The diagnosis of DS involves obtaining careful history and recognition of syncopal or presyncopal symptoms with the specific type of meals. This can be further supported by provocative testing with food or other triggers [16]. Also, it is imperative to rule out any functional or organic esophageal disorder [11] with the barium swallow or endoscopy. After ruling out esophageal causes, cardiac workup should be considered which includes ECG, echocardiography, and an event monitor or inpatient telemetry to catch the symptomatic events [3], as done in our cases.

Various treatment options are available for DS. It is important to identify and avoid triggers before proceeding to medical management or pacemaker implantation. Certain foods such as carbonated drinks which are known to distend gastric lumen and triggering vagal response and resulting bradycardia should be avoided [2]. As there was no triggering factors and no functional or organic disorder of the esophagus (besides small hiatal hernia) present in our first case, medical management with discontinuation of beta blockers was considered. Discontinuation of medications that slow cardiac conduction such as beta blockers as well as which facilitate vasodepression such as angiotensin blockades or receptor inhibitors is considered as the mainstay of therapy [3] before proceeding with permanent pacemaker insertion. Furthermore, anticholinergic medications such as atropine can be used to prevent bradyarrhythmias secondary to vagal stimulation. Also, sympathomimetic agents like isoprenaline which was used to treat DS can be tried; however, their efficacy has not been well studied and use is also limited by their side effects [11]. Pacemaker implantation should be considered in patients who remain symptomatic even after avoiding triggering factors and withdrawing the potential culprit medications [11], which was considered in our second case resulting in resolution of syncopal events. As most of the workup was negative for any organic or functional disorder of the esophagus, high vagal tone during deglutition likely represents the mechanism of DS in both cases. Also, it may be worth to consider precautions such as avoidance of driving or operating heavy machinery while medical therapy is being tried or diagnosis is in question [17].

5. Conclusion

DS is a rare cause of syncope with limited data in the literature based on case reports, which can cause significant impairment in quality of life. Successful management involves careful history, avoidance of triggers if they are identified, removal of any potential atrioventricular nodal blocking medications, and the trial of sympathomimetic agents if well tolerated, and if all else fails, it needs pacemaker implantation.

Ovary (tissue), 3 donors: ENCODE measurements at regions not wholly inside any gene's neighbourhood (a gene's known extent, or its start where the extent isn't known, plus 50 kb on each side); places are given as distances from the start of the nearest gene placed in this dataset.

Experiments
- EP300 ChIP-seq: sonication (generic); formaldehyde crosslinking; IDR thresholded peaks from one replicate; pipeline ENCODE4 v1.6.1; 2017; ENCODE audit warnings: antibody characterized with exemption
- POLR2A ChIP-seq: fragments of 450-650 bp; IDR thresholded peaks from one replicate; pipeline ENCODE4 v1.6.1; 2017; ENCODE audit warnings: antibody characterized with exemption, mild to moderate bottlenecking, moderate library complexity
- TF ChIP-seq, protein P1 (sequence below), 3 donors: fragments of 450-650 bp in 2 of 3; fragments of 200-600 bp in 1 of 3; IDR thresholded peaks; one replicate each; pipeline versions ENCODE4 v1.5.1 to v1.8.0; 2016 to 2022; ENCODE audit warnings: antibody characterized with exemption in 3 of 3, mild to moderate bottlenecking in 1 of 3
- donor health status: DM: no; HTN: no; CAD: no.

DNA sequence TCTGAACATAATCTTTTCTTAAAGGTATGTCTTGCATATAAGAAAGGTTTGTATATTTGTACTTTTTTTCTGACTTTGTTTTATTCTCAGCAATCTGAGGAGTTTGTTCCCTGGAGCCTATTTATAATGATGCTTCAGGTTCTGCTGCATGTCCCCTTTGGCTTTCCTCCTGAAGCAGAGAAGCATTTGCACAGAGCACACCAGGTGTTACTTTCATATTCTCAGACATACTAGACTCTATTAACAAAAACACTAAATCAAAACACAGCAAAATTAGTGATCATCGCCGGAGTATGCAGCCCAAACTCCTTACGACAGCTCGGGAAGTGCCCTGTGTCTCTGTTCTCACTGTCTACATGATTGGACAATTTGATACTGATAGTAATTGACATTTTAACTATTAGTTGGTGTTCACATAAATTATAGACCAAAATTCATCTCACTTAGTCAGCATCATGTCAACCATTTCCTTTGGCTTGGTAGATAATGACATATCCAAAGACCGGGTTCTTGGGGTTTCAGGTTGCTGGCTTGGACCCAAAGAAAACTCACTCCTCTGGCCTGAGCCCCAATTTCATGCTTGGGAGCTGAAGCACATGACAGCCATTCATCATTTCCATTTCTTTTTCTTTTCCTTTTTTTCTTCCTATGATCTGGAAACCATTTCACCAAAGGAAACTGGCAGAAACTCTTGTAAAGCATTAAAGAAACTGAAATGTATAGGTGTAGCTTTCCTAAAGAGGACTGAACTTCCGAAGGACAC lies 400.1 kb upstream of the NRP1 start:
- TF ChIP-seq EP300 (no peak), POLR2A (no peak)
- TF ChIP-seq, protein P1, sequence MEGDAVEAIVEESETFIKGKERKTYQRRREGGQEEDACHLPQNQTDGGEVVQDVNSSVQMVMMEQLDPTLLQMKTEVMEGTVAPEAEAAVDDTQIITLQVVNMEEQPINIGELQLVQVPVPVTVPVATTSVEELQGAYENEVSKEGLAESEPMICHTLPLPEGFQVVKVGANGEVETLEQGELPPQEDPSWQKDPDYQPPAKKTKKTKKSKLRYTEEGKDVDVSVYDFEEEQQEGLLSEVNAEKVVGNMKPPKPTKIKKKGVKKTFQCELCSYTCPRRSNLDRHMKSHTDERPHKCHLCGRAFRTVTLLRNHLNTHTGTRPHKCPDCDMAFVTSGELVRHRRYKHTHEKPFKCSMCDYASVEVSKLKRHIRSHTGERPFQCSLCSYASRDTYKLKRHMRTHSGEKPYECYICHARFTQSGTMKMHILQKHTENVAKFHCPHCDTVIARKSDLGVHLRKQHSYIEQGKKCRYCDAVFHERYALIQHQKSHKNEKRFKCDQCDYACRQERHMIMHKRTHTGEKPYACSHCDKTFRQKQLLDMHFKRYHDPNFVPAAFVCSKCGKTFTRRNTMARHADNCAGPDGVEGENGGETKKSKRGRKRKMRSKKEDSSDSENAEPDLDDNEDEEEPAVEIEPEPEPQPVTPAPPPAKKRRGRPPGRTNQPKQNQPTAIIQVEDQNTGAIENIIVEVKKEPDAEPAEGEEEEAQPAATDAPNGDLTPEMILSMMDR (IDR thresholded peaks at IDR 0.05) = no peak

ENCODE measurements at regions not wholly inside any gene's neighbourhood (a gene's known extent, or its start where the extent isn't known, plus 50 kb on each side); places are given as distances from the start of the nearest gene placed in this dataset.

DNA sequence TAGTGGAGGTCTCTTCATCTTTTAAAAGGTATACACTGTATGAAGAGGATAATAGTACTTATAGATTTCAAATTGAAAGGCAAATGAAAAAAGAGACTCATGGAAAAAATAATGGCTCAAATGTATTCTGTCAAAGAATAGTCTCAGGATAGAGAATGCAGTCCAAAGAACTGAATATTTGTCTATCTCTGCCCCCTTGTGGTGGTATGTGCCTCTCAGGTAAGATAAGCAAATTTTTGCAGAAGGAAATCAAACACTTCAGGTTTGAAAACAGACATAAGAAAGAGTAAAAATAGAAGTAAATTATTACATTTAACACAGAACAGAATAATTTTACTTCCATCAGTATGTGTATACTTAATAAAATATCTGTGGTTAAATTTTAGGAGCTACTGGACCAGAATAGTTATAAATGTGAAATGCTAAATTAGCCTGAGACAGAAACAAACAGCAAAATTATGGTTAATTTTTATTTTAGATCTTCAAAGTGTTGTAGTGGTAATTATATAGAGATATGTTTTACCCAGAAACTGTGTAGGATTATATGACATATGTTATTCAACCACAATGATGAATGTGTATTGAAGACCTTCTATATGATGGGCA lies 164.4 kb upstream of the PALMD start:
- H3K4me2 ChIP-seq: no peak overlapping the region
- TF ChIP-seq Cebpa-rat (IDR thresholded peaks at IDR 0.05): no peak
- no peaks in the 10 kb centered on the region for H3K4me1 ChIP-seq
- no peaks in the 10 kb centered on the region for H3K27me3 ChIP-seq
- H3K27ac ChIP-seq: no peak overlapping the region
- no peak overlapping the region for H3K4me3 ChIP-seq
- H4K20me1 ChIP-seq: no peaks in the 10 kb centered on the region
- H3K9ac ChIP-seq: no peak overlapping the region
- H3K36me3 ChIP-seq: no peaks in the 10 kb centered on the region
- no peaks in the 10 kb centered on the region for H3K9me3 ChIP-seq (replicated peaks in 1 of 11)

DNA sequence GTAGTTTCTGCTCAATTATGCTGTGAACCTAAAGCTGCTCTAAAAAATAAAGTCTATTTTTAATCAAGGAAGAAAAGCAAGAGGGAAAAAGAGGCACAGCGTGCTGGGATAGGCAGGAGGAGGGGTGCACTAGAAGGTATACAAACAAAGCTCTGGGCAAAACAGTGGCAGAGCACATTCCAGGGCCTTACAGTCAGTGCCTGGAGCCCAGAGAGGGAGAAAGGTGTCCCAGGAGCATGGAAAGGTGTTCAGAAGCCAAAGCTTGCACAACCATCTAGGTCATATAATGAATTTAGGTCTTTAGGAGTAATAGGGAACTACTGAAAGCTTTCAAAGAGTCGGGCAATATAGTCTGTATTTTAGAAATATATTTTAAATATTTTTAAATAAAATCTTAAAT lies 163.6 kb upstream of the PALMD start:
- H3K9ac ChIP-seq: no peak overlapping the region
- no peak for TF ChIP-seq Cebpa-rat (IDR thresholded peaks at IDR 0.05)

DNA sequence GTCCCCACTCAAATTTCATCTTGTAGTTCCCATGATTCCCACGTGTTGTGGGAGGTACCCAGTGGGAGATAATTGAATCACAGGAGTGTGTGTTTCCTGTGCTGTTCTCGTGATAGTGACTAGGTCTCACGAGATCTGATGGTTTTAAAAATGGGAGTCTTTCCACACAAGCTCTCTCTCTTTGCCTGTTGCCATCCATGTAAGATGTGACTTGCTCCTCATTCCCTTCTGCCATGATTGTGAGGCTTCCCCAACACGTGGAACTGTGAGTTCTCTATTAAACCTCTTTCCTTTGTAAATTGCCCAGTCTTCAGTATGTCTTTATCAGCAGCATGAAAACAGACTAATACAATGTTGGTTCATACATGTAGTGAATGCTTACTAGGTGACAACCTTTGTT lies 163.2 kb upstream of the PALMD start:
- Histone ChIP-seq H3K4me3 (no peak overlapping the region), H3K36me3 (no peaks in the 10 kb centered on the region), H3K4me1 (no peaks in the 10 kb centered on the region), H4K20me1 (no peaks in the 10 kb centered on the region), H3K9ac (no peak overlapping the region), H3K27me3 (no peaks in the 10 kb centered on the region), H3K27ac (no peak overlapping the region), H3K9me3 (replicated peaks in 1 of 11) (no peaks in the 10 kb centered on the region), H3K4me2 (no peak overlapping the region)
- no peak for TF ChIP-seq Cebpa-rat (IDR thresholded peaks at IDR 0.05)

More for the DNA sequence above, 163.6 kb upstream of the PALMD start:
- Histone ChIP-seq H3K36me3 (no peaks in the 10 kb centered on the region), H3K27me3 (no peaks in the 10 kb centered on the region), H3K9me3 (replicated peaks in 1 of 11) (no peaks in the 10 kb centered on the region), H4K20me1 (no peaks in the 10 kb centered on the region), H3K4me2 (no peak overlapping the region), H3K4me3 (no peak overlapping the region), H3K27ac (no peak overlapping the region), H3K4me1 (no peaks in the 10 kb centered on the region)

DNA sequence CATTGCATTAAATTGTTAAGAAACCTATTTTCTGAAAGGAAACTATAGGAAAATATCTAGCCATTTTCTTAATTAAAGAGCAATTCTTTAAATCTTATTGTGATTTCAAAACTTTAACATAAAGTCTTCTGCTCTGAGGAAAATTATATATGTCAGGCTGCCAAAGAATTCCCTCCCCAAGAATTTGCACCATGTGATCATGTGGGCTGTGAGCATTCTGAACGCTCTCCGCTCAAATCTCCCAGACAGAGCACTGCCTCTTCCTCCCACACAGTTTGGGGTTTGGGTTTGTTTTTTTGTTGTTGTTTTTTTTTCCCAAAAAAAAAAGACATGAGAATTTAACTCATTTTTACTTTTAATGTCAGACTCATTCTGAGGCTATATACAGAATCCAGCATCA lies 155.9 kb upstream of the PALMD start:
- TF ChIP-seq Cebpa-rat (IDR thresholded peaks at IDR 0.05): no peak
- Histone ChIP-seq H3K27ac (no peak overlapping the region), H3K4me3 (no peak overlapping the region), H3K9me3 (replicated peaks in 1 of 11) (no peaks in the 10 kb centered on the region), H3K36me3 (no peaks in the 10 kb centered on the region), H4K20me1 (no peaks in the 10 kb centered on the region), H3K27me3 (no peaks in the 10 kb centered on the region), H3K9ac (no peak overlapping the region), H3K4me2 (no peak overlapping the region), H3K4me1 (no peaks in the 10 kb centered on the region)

Case 1 was presented as an abstract presentation in the American College of Cardiology meeting.

Conflicts of Interest

The authors declare that they have no conflicts of interest.


  1. C. E. Lea, “Dr. Thomas Spens: the first describer of the Stokes-Adams syndrome,” Proceedings of the Royal Society of Medicine, vol. 7, pp. 243–246, 1914. View at Google Scholar
  2. S. Garg, M. Girotra, S. Glasser, and S. K. Dutta, “Swallow syncope: clinical presentation, diagnostic criteria, and therapeutic options,” Saudi Journal of Gastroenterology, vol. 20, no. 4, pp. 207–211, 2014. View at Publisher · View at Google Scholar · View at Scopus
  3. W. Omi, Y. Murata, T. Yaegashi, J. Inomata, M. Fujioka, and S. Muramoto, “Swallow syncope, a case report and review of the literature,” Cardiology, vol. 105, pp. 75–79, 2006. View at Publisher · View at Google Scholar · View at Scopus
  4. J. K. Waddington, H. R. Matthews, C. C. Evans, and D. W. Ward, “Letter: carcinoma of the oesophagus with “swallow syncope”,” British Medical Journal, vol. 3, no. 5977, p. 232, 1975. View at Publisher · View at Google Scholar · View at Scopus
  5. H. H. Kopald, H. P. Roth, B. Fleshler, and W. H. Pritchard, “Vagovagal syncope—report of a case associated with diffuse esophageal spasm,” New England Journal of Medicine, vol. 271, no. 24, pp. 1238–1241, 1964. View at Publisher · View at Google Scholar
  6. K. G. Tolman and W. D. Ashworth, “Syncope induced by dysphagia. Correction by esophageal dilatation,” American Journal of Digestive Diseases, vol. 16, no. 11, pp. 1026–1031, 1971. View at Publisher · View at Google Scholar · View at Scopus
  7. K. Deguchi and C. J. Mathias, “Continuous haemodynamic monitoring in an unusual case of swallow induced syncope,” Journal of Neurology, Neurosurgery, and Psychiatry, vol. 67, no. 2, pp. 220–222, 1999. View at Publisher · View at Google Scholar
  8. A. Farb and S. A. Valenti, “Swallow syncope,” Maryland Medical Journal, vol. 48, no. 4, pp. 151–154, 1999. View at Google Scholar
  9. H. Kakuchi, N. Sato, and Y. Kawamura, “Swallow syncope associated with complete atrioventricular block and vasovagal syncope,” Heart, vol. 83, no. 6, pp. 702–704, 2000. View at Publisher · View at Google Scholar
  10. E. P. Ragaza, E. H. Rectra, and M. T. Pardi, “Intermittent complete heart block associated with swallowing as a complication of acute myocardial infarction,” American Heart Journal, vol. 79, no. 3, pp. 396–400, 1970. View at Google Scholar
  11. S. Mitra, T. Ludka, S. H. Rezkalla, P. P. Sharma, and J. Luo, “Swallow syncope: a case report and review of the literature,” Clinical Medicine & Research, vol. 9, no. 3-4, pp. 125–129, 2011. View at Publisher · View at Google Scholar · View at Scopus
  12. K. H. Kang, W. H. Cho, M. C. Kim, H. J. Chang, J. I. Chung, and D. J. Won, “Cases of swallow syncope induced by the activation of mechanorecepters in the lower esophagus,” Korean Journal of Internal Medicine, vol. 20, no. 1, pp. 68–71, 2005. View at Publisher · View at Google Scholar
  13. N. Patel, S. Ibrahim, J. Shah, M. A. Orellana-Barrios, T. E. Paterick, and A. J. Tajik, “Deglutition syncope,” Proceedings, vol. 30, no. 3, pp. 293-294, 2017. View at Google Scholar
  14. J. Gordon, S. M. Saleem, D. L. Ngaage, and J. A. Thorpe, “Swallow syncope associated with paroxysmal atrial fibrillation,” European Journal of Cardio-Thoracic Surgery, vol. 21, no. 3, pp. 587–590, 2002. View at Publisher · View at Google Scholar · View at Scopus
  15. K. L. Ho, M. Al Beshir, H. El-Zimaity, L. W. Liu, and L. Harris, “Supraventricular tachycardia induced by swallowing,” Annals of Internal Medicine, vol. 157, no. 7, pp. 531-532, 2012. View at Publisher · View at Google Scholar
  16. R. C. Woody and E. A. Kiel, “Swallowing syncope in a child,” Pediatrics, vol. 78, no. 3, pp. 507–509, 1986. View at Google Scholar
  17. P. K. Moore, J. K. Lee, J. A. Garcia, and M. J. Krantz, “A case of swallow syncope,” Texas Heart Institute Journal, vol. 40, no. 5, pp. 606-607, 2013. View at Google Scholar